It’s a bad time to be a journalist. I’ve said that several times but have never meant it as much as I do now.
Until last week, I assumed our constitution protected all free speech but particularly that of journalists. The founding fathers, in their wisdom, respected the fact that a free press was necessary to ensure a flourishing democracy.
Well, maybe this is no longer true. Here in Montana, we have just concluded a special election to fill the state’s only U.S. House of Representatives seat left vacant when Rep. Zinke accepted a position in President Donald Trump’s cabinet as secretary of the interior.
The day before the election, during an interview at his campaign headquarters, Republican candidate Greg Gianforte attacked Ben Jacobs, a journalist with the Guardian U.S., after he asked a question about pending healthcare legislation. This was not an innocent shove. According to an eyewitness, Gianforte “body slammed” Jacobs to the floor, pounded him with his fist and broke his glasses, all the while screaming at the reporter. “I’m sick and tired of you guys and your questions,” he was overheard saying. Does he think being a billionaire entitles him to behave like a boor?
In this country, at least, politicians are expected to put up with reasonable queries about their positions on pending legislation and other relevant issues. Somewhere, buried in his acceptance speech, Gianforte apologized the next day. Unfortunately, two-thirds of the state’s voters had already turned in their absentee ballots and Gianforte wound up beating the Democratic candidate by a slim margin.
We are still waiting for a judge’s decision on assault charges. Gianforte was ordered to appear in court before June 7 and could be fined and/or sentenced to jail for six months. Voters, meanwhile, haven’t been able to rescind their early votes. It’s my understanding that the U.S. House could deny seating him, but I’m not holding my breath. House Speaker Paul Ryan said he didn’t condone physical violence but acknowledged that Gianforte apologized. Well, they are both members of the Republican Party.
Voters in Montana are generally open-minded (the state has a Democratic governor and senators from both parties). But do we really want to be represented by someone with a vicious temper? Self-control wouldn’t be too much to ask of a public servant.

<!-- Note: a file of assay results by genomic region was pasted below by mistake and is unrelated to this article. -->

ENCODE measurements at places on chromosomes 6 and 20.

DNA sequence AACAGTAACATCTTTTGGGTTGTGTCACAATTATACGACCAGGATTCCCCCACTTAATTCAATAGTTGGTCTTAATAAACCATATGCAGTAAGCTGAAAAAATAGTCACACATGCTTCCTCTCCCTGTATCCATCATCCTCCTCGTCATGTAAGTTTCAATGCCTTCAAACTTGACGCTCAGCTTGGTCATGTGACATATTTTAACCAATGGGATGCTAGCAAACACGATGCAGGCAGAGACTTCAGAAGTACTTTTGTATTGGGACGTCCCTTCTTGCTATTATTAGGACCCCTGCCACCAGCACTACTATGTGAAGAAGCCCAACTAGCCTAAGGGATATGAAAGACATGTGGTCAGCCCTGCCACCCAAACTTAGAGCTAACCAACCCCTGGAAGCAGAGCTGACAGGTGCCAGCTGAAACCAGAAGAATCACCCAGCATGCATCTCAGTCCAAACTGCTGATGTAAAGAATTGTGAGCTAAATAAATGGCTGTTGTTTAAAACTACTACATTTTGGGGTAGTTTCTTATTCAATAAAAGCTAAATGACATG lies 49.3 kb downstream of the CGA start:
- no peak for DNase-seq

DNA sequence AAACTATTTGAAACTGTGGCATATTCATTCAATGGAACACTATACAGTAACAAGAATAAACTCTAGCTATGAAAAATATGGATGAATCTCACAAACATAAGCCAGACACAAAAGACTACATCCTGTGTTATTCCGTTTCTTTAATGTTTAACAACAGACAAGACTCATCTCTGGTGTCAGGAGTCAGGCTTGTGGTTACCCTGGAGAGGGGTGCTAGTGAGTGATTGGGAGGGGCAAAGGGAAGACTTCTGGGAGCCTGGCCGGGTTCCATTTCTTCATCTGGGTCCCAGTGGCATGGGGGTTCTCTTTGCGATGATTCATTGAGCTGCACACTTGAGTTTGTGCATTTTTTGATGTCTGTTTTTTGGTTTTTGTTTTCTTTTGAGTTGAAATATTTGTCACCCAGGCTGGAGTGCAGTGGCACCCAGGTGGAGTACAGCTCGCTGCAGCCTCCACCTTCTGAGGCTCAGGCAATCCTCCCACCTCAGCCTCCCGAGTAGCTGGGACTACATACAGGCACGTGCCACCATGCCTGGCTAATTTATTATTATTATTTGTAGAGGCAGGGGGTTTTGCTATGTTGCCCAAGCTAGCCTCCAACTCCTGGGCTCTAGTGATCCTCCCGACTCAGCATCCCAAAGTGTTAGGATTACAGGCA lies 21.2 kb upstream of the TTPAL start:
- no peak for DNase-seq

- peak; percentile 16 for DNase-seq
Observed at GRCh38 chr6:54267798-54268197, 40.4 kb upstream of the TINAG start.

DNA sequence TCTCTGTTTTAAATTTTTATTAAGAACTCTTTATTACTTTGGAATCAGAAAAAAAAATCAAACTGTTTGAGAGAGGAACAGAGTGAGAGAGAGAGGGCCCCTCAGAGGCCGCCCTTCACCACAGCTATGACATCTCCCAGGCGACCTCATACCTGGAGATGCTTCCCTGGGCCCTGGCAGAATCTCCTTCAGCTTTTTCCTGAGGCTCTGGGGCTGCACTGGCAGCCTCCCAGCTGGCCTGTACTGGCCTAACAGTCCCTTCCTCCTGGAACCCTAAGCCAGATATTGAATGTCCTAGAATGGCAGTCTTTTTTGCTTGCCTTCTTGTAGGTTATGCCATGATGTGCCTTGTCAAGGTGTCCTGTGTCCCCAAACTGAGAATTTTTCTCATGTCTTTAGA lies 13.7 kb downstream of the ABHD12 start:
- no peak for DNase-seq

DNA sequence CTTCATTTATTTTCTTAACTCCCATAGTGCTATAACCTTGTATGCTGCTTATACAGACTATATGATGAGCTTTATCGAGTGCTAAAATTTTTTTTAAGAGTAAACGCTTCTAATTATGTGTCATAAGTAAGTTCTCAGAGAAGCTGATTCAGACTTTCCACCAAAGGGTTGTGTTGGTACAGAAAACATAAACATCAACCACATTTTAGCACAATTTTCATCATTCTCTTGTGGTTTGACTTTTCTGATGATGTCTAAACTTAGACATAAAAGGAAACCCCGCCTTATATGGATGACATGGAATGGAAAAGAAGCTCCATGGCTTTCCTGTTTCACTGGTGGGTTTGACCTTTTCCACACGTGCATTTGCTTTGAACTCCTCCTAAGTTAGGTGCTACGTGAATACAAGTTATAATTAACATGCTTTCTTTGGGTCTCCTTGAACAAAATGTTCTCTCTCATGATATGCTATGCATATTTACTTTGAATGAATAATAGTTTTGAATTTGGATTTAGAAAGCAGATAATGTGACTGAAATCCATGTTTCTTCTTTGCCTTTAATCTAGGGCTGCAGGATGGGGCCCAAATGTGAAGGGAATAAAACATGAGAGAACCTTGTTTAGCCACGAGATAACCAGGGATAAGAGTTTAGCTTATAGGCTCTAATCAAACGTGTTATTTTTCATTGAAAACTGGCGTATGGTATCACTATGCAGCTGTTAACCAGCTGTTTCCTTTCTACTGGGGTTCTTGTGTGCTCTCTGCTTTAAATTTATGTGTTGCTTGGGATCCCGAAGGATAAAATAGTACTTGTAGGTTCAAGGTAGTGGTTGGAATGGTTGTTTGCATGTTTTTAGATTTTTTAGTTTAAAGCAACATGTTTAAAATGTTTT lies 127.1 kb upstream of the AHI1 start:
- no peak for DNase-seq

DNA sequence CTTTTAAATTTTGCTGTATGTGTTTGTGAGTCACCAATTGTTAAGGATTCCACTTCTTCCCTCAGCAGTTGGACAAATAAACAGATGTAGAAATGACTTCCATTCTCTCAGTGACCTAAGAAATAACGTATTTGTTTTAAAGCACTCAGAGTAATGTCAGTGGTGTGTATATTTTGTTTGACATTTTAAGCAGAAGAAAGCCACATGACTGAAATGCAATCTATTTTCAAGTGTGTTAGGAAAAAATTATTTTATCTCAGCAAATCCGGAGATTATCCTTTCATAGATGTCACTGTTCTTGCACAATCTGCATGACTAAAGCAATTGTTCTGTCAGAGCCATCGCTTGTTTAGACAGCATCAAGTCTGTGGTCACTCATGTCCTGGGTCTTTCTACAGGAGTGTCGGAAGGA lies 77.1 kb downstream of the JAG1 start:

In countries ruled by dictators, it’s not uncommon for opposing journalists to be jailed and sometimes even shot. We hear about these incidents but somehow don’t make the connection with politically motivated assaults here.
I’m hoping that in this case the judge will impose on Gianforte the maximum allowable sentence to reinforce the notion that we’ve not lost our sense of decency. As citizens of a democratic nation, we must continue to support those brave reporters who speak truth to power.
When I went back to college to get my journalism degree, we were taught that we couldn’t be forced to divulge our sources and that newspaper publishers were not responsible for libel suits if we could confirm disputable facts with two telephone calls. We believed it.
But during the ensuing years, our culture has changed. We no longer teach our children to be polite. The national discourse has become more heated and often crude. Those of us beyond a certain age, while often appalled by public debate, have learned to disregard its vulgarity.
Schools are also to blame by not allowing any kind of competition as it might hurt the feelings of those who don’t win. Whatever happened to the idea that parents and teachers were meant to prepare children for real life?
Well, learning to compete is part of life — or so we believed.
Universities were once thought of as places where discussion was open and students were allowed to express their views. Evidence now exists that graduation speakers have been uninvited by educators who fear violence if contrary opinions are expressed.
And next year, “body slammed” will be added to the dictionary. Sigh.